Nurses Are Talking About: Concerns and Misconceptions About Foreign Nurses and Visas

Troy Brown, RN


June 02, 2017

In This Article

Advanced Practice Nurses and Visa Issues

A recent article, Trump Visa Changes Hit US Nursing Supply From Canada, Mexico by Diana Swift on Medscape Medical News, described how US Customs and Border Protection (CBP) personnel denied visas and US entry for some Canadian advanced practice nurses trying to work in the United States in March 2017.

"Under NAFTA [the North American Free Trade Agreement], Canadian and Mexican registered nurses have for decades practiced in the United States on nonimmigrant NAFTA Professional [Treaty NAFTA, or TN] visas, and each day many Canadian registered nurses (RNs) cross the border to work in US hospitals," Swift wrote. "But under recent stricter interpretations by [CBP], advanced practice nurses...are no longer eligible to work under the old RN category and must now apply for H-1B visas. The latter cover specialized positions for foreign workers from any country and can cost several thousand dollars per applicant for expedited processing."

CBP officers mistakenly believed that these nurses no longer qualified for TN visas, under which most Canadian and Mexican nurses work in the United States because they have advanced education, and said that they needed to apply for H-1B visas.

CBP officers mistakenly believed that these nurses no longer qualified for TN visas.

Things were pretty intense for about the first 2 weeks, with the border denying these TN applications, Marc A. Topoleski, managing attorney of the immigration law firm of Ellis Porter, Troy, Michigan, told Medscape Nurses. "It's important to know that this issue is limited specifically to advanced practice nurses—nurse practitioners (NPs) and nurse anesthetists. RNs were not having [more issues than usual]," he said.

"All of a sudden...they were making the interpretation of NAFTA to say that those advanced practice nurses no longer qualify under the [RN] category, which is the only nursing category under NAFTA," Mr Topoleski explained.

Initially, that caught everybody by surprise, but the CBP leadership looked into it further and determined that additional training of frontline CBP personnel was needed, Mr Topoleski said. There continued to be some misunderstandings about whether the status of the nurses might change in the future, but those worries seem to be resolved. "It was a little rocky there for another week or so, but in the United States since then, we have not received any comments or complaints from any nurses.... For the time being, it seems like that issue has been resolved, and it's fairly quiet," Mr Topoleski added.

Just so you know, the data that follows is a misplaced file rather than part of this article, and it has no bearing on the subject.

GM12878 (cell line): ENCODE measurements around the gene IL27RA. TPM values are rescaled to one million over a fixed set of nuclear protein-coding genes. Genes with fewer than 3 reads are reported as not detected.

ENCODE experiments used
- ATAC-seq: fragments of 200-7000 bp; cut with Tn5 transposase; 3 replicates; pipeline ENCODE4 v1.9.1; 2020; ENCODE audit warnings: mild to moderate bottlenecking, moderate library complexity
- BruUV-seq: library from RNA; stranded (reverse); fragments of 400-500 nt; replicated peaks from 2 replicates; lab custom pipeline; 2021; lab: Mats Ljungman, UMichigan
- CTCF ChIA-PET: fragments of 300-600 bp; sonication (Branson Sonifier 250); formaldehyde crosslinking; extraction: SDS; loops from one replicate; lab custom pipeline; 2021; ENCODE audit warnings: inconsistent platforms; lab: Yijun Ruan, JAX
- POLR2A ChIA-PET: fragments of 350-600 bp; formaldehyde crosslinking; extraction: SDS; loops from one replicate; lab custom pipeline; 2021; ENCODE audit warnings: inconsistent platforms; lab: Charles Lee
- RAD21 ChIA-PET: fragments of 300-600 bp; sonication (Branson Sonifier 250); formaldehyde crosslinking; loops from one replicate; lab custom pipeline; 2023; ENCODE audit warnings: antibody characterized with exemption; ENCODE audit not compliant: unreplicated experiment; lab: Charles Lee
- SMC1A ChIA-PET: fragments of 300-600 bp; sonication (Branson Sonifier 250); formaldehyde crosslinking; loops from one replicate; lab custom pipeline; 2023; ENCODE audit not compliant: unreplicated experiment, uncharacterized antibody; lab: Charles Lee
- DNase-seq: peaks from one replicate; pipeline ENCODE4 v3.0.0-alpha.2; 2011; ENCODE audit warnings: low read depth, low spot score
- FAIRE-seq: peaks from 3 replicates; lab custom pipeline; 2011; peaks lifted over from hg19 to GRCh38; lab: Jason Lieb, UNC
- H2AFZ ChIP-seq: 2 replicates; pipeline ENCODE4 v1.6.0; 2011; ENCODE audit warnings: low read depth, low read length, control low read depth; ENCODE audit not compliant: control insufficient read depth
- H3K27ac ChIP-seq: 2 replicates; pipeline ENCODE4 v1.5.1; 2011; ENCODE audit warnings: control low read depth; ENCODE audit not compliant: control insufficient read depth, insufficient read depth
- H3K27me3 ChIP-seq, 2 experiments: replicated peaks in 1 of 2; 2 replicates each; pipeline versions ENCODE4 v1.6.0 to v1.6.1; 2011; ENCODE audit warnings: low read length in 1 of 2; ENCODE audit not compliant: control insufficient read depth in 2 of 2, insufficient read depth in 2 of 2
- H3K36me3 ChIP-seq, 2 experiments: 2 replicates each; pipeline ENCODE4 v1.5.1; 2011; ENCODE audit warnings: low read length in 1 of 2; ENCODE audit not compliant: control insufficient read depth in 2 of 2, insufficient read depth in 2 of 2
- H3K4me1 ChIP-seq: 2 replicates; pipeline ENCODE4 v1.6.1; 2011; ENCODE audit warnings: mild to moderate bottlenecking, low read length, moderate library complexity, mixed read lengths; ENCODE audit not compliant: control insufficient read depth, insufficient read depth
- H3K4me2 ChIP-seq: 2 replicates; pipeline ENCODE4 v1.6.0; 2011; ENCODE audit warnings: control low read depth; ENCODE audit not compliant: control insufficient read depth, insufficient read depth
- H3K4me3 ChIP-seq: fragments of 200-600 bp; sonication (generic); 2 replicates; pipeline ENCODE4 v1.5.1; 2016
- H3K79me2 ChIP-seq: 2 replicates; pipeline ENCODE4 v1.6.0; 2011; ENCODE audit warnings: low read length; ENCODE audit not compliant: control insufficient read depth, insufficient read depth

Approximately 400 Canadian nurses work for Henry Ford Health System in the metropolitan Detroit, Michigan, area, about 30 of whom are NPs or nurse anesthetists, according to the Detroit Free Press (See: "Trump visa changes keep Canadian nurses from metro Detroit hospitals.") Hundreds more work for other major healthcare systems in the area, including the Detroit Medical Center, Beaumont Health System, and St. John Providence. Nurses also cross the border to work in other northern states including Minnesota and Washington.

"We did not experience any staffing issues. We had one [NP] who was denied under the policy change, and, had that policy not been reversed, it could have affected up to 30 of Henry Ford's advanced practice nurses," Brenda D. Craig, director, Media Relations, Henry Ford Health System, Detroit, Michigan, told Medscape Nurses.

"According to our attorney, this issue originated from verbal communications made by frontline CBP officers to Canadian advanced practice nurses," Ms Craig said. "CBP leadership later confirmed that such communications were based on a misunderstanding of the NAFTA treaty and were incorrect," Ms Craig added.

Far fewer nurses cross the border from Mexico to work in the United States, in part because of the language barrier and differences in education and licensure requirements in Mexico.


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